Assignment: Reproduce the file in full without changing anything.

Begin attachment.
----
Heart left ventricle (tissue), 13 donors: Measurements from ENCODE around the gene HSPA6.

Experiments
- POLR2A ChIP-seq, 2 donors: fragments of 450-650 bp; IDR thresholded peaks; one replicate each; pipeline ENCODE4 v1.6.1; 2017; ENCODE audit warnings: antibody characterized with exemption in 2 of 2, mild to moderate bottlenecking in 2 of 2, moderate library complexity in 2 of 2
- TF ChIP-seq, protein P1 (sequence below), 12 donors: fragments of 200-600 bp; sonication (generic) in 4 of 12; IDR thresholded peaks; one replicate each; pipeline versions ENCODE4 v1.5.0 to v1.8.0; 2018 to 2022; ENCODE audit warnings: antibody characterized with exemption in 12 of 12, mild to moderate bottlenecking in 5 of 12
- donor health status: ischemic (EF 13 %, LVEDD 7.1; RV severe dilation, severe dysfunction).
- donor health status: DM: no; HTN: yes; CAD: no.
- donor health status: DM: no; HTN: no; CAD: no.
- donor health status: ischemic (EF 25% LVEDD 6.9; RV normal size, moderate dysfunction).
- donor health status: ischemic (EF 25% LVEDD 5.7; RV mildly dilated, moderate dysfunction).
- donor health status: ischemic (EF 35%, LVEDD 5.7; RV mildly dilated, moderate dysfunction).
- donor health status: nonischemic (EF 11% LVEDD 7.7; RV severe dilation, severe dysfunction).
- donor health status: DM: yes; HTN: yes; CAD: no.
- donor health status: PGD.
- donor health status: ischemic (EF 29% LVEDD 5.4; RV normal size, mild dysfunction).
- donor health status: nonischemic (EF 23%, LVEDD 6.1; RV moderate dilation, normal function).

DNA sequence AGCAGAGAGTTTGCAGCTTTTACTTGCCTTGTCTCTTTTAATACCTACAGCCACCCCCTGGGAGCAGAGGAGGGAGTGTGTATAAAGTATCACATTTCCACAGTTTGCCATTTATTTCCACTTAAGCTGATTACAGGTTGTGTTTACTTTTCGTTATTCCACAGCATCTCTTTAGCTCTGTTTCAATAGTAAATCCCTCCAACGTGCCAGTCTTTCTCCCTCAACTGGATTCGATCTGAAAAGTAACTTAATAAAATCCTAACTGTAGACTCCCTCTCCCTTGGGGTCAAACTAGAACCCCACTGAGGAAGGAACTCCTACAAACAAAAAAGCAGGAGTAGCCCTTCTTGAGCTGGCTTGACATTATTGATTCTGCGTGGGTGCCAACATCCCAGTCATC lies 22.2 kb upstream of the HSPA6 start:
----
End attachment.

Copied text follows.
Heart left ventricle (tissue), 13 donors: Measurements from ENCODE around the gene HSPA6.

Experiments
- POLR2A ChIP-seq, 2 donors: fragments of 450-650 bp; IDR thresholded peaks; one replicate each; pipeline ENCODE4 v1.6.1; 2017; ENCODE audit warnings: antibody characterized with exemption in 2 of 2, mild to moderate bottlenecking in 2 of 2, moderate library complexity in 2 of 2
- TF ChIP-seq, protein P1 (sequence below), 12 donors: fragments of 200-600 bp; sonication (generic) in 4 of 12; IDR thresholded peaks; one replicate each; pipeline versions ENCODE4 v1.5.0 to v1.8.0; 2018 to 2022; ENCODE audit warnings: antibody characterized with exemption in 12 of 12, mild to moderate bottlenecking in 5 of 12
- donor health status: ischemic (EF 13 %, LVEDD 7.1; RV severe dilation, severe dysfunction).
- donor health status: DM: no; HTN: yes; CAD: no.
- donor health status: DM: no; HTN: no; CAD: no.
- donor health status: ischemic (EF 25% LVEDD 6.9; RV normal size, moderate dysfunction).
- donor health status: ischemic (EF 25% LVEDD 5.7; RV mildly dilated, moderate dysfunction).
- donor health status: ischemic (EF 35%, LVEDD 5.7; RV mildly dilated, moderate dysfunction).
- donor health status: nonischemic (EF 11% LVEDD 7.7; RV severe dilation, severe dysfunction).
- donor health status: DM: yes; HTN: yes; CAD: no.
- donor health status: PGD.
- donor health status: ischemic (EF 29% LVEDD 5.4; RV normal size, mild dysfunction).
- donor health status: nonischemic (EF 23%, LVEDD 6.1; RV moderate dilation, normal function).

DNA sequence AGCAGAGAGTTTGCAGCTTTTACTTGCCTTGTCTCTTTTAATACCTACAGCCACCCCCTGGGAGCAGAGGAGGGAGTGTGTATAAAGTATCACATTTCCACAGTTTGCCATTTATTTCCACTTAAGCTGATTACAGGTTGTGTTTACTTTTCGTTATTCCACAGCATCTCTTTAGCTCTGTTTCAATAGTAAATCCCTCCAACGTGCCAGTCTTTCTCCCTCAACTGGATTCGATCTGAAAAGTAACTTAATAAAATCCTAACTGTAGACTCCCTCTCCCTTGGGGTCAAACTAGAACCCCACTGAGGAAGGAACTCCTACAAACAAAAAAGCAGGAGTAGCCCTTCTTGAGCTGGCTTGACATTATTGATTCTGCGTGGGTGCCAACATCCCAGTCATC lies 22.2 kb upstream of the HSPA6 start: